@Neraven yeah I agree other you but it f you just do it my way stops the idiots complaining

@SimonMorgan1 "other you but it f you" im sorry, i don't understand this part xD

@Neraven I agree with you . But my suggestion stops the idiots from complaining.( Sorry autocorrect on phone )


I think it really depends on the job. I'm opposed to anyone trying to impose their own values on what workers do on their own in their off hours. There are, of course, jobs that could be dangerous under certain drug influence, but testing before employment doesn't mean that someone won't come to work drunk or on prescription opioids or some other substance six months later. My employer (a media company) tried to push through random drug screening a few years back, and it was three of us who were the most straight-laced who were most offended by it and vocal about our opposition. One had been working here for ~30 years and felt like he was being slapped in the face with distrust. I don't consume illicit substances, I'm reluctant to take any other medication unless it's clearly necessary (even Ibuprofen is a rarity for me), and I almost never drink alcoholic beverages (and never on the job). It's not about getting caught, but about the toxic culture it creates. It treats workers as criminals. My employer backed down eventually and instituted a much more reasonable policy whereby drug and alcohol testing can be required only if a manager and two other witnesses see eratic behavior from an employee suggesting inebriation or other substance use. I'm perfectly fine with that degree of testing. I'm not okay with any mandatory screening for a non-hazardous job for the sake of "catching" people when illicit activity isn't apparent otherwise.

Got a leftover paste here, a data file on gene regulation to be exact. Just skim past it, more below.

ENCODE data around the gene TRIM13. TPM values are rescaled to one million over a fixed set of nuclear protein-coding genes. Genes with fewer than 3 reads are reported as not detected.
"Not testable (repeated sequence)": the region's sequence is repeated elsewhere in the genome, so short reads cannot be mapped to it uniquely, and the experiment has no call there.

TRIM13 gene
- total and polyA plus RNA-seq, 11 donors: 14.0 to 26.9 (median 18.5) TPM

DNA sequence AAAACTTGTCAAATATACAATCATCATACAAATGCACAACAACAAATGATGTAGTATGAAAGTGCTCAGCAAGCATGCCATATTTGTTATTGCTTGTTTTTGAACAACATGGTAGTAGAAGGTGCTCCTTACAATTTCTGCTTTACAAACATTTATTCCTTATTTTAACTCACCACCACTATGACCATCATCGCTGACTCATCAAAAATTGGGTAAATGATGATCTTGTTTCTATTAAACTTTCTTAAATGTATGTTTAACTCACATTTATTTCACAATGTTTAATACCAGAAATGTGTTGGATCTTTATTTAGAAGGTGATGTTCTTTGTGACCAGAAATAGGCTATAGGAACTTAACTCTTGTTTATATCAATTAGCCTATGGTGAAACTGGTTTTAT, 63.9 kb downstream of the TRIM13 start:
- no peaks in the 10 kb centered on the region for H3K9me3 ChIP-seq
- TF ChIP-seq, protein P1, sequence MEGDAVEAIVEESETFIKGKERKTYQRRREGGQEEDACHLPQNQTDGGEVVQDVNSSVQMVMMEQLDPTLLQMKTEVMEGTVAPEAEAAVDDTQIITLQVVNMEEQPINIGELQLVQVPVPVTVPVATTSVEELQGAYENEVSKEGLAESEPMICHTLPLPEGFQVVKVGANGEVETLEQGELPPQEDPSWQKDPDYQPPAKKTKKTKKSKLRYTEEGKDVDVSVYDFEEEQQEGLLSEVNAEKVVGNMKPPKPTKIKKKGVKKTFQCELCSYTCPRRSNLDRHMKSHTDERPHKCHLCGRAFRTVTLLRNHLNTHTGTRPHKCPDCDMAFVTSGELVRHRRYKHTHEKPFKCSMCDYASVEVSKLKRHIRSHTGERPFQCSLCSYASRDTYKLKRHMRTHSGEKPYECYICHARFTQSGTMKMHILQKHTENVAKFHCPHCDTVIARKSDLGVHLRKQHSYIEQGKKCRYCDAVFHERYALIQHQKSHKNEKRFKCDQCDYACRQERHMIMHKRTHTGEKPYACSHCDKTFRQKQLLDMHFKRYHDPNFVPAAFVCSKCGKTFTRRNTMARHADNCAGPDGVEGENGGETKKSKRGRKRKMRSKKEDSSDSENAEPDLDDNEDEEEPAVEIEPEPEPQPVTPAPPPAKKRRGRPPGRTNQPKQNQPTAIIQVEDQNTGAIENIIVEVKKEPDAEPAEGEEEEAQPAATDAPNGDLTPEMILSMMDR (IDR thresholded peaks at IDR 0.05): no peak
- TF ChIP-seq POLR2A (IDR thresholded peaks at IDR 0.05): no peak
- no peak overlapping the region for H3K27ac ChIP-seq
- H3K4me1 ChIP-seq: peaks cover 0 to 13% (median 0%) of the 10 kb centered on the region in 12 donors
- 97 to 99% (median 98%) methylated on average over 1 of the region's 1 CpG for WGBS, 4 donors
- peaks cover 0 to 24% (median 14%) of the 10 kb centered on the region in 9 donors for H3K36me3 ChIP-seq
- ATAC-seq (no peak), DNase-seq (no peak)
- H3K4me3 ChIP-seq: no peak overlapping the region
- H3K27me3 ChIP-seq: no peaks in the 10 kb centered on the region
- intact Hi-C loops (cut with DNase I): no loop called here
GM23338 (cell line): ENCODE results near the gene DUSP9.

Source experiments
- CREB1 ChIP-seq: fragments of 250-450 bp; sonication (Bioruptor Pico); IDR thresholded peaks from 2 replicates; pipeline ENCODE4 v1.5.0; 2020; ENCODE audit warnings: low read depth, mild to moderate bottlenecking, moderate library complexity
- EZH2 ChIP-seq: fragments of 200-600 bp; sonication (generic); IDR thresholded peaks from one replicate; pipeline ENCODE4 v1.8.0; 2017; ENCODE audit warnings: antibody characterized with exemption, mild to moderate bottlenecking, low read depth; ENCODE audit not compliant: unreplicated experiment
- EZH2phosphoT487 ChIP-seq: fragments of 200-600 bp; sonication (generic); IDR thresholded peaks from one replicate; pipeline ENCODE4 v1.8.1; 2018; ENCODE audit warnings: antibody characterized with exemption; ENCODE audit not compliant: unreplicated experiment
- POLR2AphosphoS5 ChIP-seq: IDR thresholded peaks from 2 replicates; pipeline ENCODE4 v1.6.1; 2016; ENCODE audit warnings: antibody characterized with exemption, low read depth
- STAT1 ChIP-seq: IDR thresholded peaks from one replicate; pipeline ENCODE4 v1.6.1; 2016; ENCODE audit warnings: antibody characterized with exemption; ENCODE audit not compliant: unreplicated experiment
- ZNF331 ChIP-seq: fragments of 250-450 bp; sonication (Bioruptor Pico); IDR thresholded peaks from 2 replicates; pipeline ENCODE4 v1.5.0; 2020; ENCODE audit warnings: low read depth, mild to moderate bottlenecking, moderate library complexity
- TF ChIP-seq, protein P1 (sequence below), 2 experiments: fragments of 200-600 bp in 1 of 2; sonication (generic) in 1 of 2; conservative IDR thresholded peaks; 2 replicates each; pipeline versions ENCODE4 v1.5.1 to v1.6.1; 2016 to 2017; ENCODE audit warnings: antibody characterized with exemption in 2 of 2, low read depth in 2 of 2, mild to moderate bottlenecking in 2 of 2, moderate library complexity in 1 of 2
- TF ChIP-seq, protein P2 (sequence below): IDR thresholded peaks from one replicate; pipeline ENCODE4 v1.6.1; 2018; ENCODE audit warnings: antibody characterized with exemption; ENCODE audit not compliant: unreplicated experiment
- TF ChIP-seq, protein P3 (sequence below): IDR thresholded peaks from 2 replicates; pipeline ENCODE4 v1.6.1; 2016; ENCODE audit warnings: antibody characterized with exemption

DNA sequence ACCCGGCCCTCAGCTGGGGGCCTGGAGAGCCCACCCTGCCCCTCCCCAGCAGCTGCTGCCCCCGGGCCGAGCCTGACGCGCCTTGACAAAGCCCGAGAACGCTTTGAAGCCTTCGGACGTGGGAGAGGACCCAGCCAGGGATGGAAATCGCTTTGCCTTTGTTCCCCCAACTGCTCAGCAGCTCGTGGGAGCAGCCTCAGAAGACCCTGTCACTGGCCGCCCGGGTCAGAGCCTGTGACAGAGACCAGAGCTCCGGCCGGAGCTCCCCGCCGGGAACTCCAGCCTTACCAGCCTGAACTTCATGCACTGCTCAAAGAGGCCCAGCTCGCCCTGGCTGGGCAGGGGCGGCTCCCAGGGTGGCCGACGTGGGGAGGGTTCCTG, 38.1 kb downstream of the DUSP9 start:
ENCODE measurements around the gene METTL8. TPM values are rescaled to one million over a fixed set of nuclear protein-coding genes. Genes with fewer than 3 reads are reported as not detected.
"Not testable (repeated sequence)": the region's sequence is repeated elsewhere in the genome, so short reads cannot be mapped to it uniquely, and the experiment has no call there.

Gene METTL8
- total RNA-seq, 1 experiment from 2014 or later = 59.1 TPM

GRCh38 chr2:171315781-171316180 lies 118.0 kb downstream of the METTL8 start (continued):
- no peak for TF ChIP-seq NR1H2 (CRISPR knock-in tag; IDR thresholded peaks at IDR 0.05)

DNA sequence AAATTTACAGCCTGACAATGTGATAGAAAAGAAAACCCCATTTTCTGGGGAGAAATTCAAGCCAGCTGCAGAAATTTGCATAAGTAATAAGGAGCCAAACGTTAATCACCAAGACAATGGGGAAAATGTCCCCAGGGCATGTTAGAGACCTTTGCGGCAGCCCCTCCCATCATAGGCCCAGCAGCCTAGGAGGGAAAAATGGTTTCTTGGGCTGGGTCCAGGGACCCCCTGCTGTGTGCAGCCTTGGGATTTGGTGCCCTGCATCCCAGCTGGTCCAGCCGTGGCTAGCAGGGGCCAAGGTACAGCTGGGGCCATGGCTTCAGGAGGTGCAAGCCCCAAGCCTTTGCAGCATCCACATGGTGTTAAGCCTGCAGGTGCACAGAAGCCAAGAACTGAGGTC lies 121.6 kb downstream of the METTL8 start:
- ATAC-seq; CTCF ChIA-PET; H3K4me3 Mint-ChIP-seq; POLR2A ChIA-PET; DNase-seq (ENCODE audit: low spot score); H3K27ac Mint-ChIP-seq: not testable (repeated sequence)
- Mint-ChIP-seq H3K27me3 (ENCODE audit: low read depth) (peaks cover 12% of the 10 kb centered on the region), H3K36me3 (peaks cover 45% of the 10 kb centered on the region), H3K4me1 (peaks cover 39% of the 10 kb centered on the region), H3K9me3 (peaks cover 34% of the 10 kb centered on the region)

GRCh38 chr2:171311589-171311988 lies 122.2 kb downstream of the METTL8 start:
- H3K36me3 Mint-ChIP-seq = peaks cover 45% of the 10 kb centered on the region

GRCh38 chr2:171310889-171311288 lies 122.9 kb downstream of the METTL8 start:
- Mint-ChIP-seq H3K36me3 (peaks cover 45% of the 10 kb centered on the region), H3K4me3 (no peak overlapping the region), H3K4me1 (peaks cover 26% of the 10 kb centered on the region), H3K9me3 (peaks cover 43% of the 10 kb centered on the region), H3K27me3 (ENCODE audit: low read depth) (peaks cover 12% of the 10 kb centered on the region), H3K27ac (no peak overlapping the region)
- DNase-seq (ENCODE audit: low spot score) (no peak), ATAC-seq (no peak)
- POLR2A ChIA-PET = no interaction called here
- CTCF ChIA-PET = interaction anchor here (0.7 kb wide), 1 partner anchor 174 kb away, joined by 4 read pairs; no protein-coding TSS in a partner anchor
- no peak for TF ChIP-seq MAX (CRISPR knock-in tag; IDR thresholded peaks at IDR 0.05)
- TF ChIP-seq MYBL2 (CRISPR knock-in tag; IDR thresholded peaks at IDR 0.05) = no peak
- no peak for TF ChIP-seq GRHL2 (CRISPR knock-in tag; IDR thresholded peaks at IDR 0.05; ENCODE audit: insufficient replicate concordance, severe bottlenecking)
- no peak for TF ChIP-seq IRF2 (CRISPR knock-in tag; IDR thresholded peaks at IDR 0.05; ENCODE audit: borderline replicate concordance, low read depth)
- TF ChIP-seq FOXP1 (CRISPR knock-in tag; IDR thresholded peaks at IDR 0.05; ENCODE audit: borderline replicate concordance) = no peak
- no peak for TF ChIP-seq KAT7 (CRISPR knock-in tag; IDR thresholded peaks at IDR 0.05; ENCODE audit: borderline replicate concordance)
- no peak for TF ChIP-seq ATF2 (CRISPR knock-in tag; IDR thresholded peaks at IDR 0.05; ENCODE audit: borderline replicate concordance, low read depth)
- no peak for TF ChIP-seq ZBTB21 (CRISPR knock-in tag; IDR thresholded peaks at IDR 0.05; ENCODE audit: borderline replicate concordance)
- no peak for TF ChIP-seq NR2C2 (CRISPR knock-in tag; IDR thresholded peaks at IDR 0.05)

Absolutely for safety reasons!


Many jobs already do random testing, why would a company want to waste their time hiring someone just to have them fail a test later and be terminated?

I'd like to say elected officials should be randomly tested too, but they would probably rig it anyway.


I was in the phatmaceutical industry. All employers drug tested.


Some employees have company cars and should be required to be drug tested. I have worked for such companies. Any one who drives a vehicle forwork-truck,delivery, bus, etc.drivers shouldbe tested to protect us on the roads and highways. It should be a requirement nationally to protect us all.


A lot of them already do. The company I worked for did as well as the one I worked for prior to that.